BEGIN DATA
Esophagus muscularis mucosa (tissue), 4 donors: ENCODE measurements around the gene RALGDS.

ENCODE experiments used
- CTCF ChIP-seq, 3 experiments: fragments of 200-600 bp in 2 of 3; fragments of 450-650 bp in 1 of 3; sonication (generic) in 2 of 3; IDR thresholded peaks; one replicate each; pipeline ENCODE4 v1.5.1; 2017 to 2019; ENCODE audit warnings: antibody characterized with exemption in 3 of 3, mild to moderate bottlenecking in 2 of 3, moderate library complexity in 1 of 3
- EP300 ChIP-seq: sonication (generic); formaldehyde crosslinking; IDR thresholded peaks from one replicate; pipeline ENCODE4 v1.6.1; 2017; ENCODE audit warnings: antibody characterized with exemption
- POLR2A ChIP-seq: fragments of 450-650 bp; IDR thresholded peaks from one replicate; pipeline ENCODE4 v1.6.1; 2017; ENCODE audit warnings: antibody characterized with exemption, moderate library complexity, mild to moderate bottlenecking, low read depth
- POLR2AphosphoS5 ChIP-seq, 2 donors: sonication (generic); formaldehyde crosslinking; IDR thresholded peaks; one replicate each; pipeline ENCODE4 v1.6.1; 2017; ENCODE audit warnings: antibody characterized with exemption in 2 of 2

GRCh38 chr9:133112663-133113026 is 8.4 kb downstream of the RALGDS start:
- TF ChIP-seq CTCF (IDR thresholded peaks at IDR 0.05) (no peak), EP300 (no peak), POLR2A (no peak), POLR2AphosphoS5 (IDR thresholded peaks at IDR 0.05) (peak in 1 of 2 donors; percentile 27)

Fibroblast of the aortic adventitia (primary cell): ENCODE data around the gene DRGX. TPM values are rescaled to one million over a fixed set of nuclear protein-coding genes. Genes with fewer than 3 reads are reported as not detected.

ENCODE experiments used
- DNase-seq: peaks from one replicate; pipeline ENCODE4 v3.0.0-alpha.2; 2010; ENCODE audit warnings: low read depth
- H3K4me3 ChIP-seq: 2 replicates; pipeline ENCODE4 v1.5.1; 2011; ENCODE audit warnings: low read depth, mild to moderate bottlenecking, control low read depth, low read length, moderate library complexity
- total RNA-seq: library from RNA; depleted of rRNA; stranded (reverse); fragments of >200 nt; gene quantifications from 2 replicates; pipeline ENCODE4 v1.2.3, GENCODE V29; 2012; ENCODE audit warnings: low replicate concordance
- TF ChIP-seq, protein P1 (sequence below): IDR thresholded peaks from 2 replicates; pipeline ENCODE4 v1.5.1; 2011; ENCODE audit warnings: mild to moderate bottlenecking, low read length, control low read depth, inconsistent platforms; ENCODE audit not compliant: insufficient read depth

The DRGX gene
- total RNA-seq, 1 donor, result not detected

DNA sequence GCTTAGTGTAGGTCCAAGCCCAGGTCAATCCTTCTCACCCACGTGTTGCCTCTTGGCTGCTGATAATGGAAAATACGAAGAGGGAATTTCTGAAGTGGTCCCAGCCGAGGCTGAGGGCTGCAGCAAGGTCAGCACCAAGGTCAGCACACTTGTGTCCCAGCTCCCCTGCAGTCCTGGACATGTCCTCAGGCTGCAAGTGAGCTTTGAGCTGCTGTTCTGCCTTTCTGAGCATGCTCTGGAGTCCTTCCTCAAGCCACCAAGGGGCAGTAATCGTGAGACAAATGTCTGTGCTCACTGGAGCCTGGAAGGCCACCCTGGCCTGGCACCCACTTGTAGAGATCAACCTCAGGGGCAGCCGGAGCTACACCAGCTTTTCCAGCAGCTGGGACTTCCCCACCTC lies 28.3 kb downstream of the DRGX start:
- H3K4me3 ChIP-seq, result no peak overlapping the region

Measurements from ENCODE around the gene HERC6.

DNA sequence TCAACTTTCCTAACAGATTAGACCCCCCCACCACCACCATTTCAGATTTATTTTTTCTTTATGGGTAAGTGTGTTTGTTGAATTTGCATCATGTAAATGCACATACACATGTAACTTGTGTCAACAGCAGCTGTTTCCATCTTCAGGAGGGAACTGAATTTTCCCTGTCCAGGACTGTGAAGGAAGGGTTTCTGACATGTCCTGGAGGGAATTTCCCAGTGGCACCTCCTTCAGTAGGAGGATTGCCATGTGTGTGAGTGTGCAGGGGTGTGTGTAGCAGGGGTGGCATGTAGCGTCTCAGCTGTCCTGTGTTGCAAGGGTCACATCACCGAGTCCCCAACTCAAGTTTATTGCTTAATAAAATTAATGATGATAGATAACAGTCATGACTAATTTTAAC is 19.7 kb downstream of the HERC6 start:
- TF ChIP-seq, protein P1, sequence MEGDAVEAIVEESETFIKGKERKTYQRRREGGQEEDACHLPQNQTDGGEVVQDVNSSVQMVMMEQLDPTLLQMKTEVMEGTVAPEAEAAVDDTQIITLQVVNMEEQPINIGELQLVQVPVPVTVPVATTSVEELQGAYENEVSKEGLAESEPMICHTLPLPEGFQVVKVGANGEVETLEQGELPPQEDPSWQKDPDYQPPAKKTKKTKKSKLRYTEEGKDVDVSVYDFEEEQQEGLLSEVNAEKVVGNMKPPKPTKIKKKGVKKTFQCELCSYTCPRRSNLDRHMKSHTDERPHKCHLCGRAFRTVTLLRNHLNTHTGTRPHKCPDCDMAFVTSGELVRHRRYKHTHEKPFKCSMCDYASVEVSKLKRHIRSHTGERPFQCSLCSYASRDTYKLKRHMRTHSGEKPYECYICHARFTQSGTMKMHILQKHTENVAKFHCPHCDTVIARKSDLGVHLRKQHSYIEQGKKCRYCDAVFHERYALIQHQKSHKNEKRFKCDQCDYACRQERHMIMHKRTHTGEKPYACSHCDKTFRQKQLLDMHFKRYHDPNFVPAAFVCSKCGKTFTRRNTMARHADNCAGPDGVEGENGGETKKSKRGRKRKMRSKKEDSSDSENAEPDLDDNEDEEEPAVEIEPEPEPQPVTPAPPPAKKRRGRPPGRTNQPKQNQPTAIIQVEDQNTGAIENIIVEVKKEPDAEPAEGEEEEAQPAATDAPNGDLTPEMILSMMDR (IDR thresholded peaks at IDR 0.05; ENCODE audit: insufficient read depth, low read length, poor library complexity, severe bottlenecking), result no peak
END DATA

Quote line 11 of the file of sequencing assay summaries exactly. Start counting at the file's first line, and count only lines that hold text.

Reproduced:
- DNase-seq: peaks from one replicate; pipeline ENCODE4 v3.0.0-alpha.2; 2010; ENCODE audit warnings: low read depth